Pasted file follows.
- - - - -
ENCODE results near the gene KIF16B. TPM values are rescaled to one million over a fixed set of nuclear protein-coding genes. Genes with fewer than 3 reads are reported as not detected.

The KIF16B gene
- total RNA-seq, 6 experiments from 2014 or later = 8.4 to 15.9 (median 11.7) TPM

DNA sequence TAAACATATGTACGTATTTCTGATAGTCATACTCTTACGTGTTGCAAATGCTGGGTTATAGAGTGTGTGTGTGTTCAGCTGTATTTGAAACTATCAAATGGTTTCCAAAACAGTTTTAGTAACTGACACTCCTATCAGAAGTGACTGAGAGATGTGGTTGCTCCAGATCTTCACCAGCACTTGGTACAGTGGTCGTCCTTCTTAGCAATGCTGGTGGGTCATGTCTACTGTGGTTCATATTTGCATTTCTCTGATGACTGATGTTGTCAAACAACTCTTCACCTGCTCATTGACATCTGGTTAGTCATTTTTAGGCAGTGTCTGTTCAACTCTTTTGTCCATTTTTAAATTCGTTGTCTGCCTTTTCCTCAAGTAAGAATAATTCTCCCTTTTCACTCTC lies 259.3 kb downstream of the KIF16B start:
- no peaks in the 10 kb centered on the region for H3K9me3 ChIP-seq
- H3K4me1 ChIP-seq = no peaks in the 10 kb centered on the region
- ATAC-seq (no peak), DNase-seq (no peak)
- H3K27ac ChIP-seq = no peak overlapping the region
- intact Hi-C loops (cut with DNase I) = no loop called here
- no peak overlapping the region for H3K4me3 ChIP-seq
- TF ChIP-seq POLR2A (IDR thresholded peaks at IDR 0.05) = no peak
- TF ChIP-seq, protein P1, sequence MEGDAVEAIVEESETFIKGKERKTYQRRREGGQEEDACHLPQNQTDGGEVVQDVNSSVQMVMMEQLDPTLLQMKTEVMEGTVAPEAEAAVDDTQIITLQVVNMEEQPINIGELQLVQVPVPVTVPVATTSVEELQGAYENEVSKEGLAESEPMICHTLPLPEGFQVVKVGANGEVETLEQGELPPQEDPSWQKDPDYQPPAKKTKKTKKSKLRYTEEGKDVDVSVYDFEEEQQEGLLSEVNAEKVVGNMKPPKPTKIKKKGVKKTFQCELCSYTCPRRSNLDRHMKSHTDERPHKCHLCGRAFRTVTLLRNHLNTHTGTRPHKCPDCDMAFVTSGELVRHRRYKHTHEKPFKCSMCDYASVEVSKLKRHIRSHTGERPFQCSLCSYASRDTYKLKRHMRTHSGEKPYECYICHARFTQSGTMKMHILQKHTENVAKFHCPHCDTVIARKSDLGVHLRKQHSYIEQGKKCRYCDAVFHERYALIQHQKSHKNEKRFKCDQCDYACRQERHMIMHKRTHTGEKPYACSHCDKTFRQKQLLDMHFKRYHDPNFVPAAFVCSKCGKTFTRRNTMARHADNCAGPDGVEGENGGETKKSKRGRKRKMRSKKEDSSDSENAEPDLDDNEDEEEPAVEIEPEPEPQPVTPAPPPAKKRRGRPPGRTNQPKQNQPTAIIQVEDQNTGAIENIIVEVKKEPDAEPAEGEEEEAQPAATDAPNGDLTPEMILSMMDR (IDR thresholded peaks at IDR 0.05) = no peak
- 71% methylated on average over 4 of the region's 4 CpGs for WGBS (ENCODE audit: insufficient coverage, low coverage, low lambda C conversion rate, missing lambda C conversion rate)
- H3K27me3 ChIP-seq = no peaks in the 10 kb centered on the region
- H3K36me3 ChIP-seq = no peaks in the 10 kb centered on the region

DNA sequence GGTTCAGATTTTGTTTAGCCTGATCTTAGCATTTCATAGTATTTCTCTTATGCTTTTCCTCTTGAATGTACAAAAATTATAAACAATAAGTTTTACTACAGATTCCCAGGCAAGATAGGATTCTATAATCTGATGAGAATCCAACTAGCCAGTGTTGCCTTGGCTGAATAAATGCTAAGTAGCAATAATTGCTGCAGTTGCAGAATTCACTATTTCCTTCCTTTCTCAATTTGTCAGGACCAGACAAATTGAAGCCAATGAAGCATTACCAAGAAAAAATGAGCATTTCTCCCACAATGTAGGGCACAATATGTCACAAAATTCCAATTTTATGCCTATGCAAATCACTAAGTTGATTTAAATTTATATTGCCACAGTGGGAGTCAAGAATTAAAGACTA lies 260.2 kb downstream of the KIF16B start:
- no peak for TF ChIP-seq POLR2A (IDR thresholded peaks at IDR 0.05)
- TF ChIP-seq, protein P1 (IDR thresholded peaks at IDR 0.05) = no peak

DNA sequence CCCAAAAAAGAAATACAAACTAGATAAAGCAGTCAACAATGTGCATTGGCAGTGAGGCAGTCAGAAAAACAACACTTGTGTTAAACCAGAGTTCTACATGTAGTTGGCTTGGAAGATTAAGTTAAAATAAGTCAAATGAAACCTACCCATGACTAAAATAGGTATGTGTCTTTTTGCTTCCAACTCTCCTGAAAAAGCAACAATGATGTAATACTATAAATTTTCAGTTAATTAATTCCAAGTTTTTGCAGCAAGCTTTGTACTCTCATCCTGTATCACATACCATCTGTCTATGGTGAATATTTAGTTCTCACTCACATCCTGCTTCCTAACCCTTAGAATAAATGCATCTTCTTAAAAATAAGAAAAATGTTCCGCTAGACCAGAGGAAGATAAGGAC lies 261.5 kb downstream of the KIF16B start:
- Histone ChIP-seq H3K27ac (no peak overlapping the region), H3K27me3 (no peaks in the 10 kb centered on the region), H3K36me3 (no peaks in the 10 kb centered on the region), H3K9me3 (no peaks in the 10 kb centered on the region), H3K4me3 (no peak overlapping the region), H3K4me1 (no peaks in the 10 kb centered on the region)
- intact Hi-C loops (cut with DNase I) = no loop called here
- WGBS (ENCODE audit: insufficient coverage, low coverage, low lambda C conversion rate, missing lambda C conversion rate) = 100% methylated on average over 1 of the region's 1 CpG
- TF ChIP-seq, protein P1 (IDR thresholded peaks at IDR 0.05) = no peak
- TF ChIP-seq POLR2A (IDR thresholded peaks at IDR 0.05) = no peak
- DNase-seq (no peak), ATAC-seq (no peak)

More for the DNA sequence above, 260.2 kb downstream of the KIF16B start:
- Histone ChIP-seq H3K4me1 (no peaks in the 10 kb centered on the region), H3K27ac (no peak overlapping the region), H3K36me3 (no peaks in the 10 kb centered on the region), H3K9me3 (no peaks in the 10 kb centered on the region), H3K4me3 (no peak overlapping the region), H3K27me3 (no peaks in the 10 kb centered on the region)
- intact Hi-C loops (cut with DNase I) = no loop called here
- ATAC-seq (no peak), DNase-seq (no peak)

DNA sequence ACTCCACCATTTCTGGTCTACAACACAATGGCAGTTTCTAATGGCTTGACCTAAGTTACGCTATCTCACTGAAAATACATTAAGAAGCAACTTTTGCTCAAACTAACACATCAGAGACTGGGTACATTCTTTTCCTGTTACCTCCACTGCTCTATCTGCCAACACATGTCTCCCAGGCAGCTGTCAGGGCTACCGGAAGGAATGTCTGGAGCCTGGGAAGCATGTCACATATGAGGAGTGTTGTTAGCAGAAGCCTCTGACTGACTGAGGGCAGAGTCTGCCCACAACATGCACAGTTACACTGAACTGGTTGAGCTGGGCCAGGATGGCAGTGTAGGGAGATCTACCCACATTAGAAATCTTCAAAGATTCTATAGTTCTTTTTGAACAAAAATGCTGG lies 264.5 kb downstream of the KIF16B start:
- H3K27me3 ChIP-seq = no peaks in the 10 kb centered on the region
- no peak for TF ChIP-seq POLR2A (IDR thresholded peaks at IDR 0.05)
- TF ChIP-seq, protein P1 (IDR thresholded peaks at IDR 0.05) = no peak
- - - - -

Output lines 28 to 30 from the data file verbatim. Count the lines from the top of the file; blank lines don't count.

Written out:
- intact Hi-C loops (cut with DNase I) = no loop called here
- ATAC-seq (no peak), DNase-seq (no peak)

DNA sequence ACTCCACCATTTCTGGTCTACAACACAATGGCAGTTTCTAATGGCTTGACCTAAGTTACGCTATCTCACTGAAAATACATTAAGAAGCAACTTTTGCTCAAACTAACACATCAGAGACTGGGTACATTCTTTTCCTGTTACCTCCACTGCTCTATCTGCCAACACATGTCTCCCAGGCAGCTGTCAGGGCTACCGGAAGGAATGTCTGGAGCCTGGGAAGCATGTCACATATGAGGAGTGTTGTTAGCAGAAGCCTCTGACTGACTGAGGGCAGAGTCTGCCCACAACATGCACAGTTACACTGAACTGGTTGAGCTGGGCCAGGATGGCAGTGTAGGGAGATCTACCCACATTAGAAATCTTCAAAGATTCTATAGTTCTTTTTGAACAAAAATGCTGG lies 264.5 kb downstream of the KIF16B start: